Every medical advance comes with at least some caveats, but last week's news about an experimental treatment for people who are allergic to peanuts includes more than the usual paragraph of fine print. For starters, it's clear that the treatment is not a cure for peanut allergy. Not only might you have to take it for the rest of your life, but you would still have to avoid peanuts. And if it ever becomes available (a big "if," given the frosty relations among the companies involved in its development) the treatment is likely to be quite expensive--at least $10,000 a year.
But since about 1.5 million Americans suffer from peanut allergy and more than 150 of them die each year, usually from accidental exposure to peanuts or peanut products, any advance in the field is worth exploring.
The news last week was that a compound called TNX-901, given to patients with peanut allergy, has proved effective in ratcheting down the body's allergic responses to the legume. Patients with severe peanut allergy who were injected with the highest doses of TNX-901 could be exposed to the equivalent of nine peanuts without developing a severe reaction according to a study reported in the New England Journal of Medicine. It was conducted by a team of doctors led by researchers from the National Jewish Medical and Research Center in Denver, Colo., and the Mount Sinai School of Medicine in New York City. "We still need to nail down the right dose," says Dr. Donald Leung of National Jewish. But he and his partners believe that TNX-901 could be the first real treatment for peanut allergy ever developed.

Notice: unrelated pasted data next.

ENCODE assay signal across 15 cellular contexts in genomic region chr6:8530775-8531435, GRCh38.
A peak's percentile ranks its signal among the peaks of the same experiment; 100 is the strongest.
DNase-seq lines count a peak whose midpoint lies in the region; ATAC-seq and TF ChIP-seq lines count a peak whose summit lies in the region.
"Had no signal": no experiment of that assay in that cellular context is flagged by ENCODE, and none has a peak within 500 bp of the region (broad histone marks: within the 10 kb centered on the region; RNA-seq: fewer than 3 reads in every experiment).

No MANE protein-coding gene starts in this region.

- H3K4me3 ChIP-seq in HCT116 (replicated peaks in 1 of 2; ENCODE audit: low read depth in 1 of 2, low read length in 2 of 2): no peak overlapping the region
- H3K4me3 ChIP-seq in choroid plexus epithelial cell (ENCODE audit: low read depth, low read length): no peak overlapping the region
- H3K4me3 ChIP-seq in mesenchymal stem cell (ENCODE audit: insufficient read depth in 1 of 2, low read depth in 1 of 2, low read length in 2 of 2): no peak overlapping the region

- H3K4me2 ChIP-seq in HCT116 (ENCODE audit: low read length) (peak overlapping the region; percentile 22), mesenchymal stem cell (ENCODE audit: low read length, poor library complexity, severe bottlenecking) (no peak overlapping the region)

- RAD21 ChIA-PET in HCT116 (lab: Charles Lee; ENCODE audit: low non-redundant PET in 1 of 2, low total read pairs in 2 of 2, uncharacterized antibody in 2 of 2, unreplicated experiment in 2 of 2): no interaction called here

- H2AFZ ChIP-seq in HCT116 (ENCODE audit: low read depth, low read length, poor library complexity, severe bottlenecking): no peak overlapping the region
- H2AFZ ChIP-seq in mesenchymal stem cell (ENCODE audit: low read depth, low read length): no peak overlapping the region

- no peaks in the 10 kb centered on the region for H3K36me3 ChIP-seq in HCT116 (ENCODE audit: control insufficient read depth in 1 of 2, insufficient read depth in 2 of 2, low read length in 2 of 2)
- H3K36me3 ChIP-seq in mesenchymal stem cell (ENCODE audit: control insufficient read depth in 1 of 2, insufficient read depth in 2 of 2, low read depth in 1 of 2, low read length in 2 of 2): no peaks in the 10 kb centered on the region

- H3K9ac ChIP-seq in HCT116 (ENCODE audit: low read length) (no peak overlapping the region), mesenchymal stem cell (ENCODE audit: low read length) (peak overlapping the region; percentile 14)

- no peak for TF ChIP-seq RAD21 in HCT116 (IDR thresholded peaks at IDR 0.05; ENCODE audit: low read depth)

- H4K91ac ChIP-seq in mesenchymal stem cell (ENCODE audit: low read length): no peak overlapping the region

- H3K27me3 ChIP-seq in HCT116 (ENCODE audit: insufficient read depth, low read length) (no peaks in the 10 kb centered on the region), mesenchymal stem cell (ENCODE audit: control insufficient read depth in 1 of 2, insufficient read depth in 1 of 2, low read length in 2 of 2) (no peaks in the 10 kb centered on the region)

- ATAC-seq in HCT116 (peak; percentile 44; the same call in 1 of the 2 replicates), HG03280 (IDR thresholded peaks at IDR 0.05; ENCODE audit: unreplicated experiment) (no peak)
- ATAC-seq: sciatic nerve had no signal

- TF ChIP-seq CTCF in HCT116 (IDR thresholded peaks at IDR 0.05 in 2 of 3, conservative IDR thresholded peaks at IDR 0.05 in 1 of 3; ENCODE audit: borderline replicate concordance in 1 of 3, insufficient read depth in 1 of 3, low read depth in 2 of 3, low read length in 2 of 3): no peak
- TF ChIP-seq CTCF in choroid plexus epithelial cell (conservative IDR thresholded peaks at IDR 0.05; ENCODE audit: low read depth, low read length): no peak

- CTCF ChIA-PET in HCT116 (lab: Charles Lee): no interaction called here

As anyone who has lived with a peanut allergy knows, it can be very dangerous. Unlike hay fever, an even more common allergy, an allergic reaction to peanuts can quickly kill you. In a process called anaphylaxis, the body overreacts to the point that its airways clamp down, which can lead in some cases to suffocation. Fortunately, anaphylaxis can be reversed--if it is recognized in time. (The EpiPen, a portable adrenaline shot that patients suffering an attack can give themselves before they get to the emergency room, has proved to be a lifesaver.)
Now you might be inclined to think that a 1-out-of-10,000 chance of death isn't so bad. But here's the tricky thing about peanut allergy: there's no way to predict who is prone to anaphylaxis and who isn't. Many people who develop anaphylaxis previously suffered only a mild reaction after consuming peanuts. Couple that with the fact that it is increasingly difficult to avoid peanuts--which, in addition to obvious sources like peanut butter and peanut oil, may be found in plain chocolate candies, sunflower seeds and other foods because of cross-contamination in processing--and you can see why doctors are eager to find better treatments.